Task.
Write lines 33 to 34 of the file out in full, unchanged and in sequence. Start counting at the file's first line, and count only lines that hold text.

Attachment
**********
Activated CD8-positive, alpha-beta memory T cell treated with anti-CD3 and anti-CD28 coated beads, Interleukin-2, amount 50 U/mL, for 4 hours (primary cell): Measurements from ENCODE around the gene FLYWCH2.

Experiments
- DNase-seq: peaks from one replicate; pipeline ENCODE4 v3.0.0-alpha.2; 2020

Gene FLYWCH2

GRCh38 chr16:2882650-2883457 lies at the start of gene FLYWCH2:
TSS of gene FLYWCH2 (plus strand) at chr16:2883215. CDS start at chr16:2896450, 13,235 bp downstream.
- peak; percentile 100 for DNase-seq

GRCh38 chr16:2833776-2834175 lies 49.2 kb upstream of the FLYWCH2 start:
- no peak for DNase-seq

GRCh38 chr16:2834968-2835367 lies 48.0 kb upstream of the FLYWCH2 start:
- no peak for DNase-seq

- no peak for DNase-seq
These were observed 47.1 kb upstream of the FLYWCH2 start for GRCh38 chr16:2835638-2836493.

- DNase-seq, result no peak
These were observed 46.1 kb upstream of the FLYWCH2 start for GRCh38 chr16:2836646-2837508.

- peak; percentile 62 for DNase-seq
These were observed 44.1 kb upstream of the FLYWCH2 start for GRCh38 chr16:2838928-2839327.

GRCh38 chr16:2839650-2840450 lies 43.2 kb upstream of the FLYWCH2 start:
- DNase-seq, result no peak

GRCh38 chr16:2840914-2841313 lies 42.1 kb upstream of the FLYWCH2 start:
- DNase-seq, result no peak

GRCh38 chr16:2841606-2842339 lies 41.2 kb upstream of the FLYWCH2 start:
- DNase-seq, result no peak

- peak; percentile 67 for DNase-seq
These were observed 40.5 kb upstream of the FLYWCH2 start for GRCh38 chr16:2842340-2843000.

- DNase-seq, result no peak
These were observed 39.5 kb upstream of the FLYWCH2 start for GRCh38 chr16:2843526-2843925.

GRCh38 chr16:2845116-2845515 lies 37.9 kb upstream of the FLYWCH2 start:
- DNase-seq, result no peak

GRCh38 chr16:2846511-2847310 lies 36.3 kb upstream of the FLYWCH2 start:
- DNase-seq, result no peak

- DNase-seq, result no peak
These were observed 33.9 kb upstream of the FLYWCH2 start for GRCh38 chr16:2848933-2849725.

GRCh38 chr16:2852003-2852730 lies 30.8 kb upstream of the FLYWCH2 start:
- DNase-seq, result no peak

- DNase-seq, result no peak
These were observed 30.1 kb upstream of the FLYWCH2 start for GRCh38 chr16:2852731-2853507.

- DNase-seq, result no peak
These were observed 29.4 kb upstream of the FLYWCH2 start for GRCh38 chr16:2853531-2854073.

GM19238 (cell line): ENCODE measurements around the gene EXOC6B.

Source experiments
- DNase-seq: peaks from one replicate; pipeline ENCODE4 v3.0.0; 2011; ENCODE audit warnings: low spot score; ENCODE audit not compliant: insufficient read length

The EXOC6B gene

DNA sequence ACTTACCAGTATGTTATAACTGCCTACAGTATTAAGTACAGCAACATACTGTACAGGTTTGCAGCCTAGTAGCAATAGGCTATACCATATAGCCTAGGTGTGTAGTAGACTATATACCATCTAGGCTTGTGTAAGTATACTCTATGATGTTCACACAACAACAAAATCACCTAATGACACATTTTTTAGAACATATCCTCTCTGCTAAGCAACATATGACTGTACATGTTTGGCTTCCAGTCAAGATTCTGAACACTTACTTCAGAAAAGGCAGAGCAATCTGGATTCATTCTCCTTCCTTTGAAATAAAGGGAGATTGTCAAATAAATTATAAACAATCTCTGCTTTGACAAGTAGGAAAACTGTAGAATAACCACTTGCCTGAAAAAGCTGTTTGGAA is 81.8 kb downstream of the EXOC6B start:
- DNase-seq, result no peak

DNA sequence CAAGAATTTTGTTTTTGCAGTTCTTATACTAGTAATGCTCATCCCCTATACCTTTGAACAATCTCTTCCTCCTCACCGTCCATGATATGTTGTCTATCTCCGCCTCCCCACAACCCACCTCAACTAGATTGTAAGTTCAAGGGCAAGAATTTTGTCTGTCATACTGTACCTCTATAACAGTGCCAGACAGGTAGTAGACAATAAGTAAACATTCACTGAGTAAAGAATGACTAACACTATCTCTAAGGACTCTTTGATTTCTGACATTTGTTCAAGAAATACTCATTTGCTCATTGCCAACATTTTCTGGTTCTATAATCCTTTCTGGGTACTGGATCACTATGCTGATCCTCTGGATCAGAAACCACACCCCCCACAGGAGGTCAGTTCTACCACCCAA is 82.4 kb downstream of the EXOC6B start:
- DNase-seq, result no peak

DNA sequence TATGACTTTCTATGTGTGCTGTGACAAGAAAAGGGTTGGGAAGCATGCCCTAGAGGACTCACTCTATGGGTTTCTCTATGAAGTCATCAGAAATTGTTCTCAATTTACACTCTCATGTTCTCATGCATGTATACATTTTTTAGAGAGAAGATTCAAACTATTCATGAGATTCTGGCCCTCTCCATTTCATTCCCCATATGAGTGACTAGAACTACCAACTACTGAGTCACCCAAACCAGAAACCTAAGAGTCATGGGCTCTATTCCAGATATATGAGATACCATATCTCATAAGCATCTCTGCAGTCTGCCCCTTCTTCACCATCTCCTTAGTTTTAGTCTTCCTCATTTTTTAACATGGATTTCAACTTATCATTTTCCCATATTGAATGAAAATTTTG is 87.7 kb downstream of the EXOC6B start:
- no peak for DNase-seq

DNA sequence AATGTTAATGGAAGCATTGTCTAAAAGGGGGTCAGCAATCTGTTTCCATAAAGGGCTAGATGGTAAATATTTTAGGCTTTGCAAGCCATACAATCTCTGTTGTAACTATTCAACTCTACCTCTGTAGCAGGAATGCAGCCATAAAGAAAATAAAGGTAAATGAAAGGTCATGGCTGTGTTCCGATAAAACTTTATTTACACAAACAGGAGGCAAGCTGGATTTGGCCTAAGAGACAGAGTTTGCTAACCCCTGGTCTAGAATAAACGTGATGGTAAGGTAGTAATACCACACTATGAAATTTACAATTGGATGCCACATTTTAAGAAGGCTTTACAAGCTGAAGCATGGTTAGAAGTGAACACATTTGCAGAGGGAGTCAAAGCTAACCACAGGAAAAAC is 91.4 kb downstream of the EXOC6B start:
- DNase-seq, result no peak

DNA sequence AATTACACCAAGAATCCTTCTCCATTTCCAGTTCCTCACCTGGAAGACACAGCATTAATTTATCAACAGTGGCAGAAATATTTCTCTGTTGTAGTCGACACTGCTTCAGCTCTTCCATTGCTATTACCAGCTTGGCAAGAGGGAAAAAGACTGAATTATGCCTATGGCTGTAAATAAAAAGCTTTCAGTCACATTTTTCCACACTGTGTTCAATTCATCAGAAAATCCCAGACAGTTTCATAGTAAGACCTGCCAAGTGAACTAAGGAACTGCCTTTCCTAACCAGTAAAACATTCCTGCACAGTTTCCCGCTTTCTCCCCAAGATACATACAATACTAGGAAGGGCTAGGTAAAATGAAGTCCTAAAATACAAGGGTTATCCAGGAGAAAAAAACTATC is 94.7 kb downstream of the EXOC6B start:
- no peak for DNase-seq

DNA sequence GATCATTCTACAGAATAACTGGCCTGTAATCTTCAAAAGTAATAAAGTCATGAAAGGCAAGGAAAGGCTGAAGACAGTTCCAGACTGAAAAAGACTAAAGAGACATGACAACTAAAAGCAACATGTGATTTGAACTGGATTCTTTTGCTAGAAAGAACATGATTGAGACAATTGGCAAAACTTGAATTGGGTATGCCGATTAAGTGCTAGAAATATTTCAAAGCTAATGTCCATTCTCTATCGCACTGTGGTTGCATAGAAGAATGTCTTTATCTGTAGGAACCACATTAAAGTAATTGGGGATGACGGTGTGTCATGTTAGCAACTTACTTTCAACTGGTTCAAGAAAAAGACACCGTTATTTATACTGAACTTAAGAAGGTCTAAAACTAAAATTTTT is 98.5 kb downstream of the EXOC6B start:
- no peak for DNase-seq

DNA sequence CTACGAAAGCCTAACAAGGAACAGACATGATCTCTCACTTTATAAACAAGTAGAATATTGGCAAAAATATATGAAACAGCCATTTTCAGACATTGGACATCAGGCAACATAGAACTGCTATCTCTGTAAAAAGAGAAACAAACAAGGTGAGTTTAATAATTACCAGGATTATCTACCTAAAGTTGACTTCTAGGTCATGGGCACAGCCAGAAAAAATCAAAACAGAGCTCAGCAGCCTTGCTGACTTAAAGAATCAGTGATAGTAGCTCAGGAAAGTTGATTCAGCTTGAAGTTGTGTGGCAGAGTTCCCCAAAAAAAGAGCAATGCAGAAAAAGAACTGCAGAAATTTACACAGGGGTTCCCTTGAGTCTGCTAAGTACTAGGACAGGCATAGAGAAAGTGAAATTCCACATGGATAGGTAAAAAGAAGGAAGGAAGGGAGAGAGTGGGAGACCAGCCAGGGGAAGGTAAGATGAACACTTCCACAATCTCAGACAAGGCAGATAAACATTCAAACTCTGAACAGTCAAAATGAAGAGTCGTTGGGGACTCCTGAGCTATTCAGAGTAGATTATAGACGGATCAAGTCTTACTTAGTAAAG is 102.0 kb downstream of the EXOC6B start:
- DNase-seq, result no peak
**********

These were observed 33.9 kb upstream of the FLYWCH2 start for GRCh38 chr16:2848933-2849725.

GRCh38 chr16:2852003-2852730 lies 30.8 kb upstream of the FLYWCH2 start: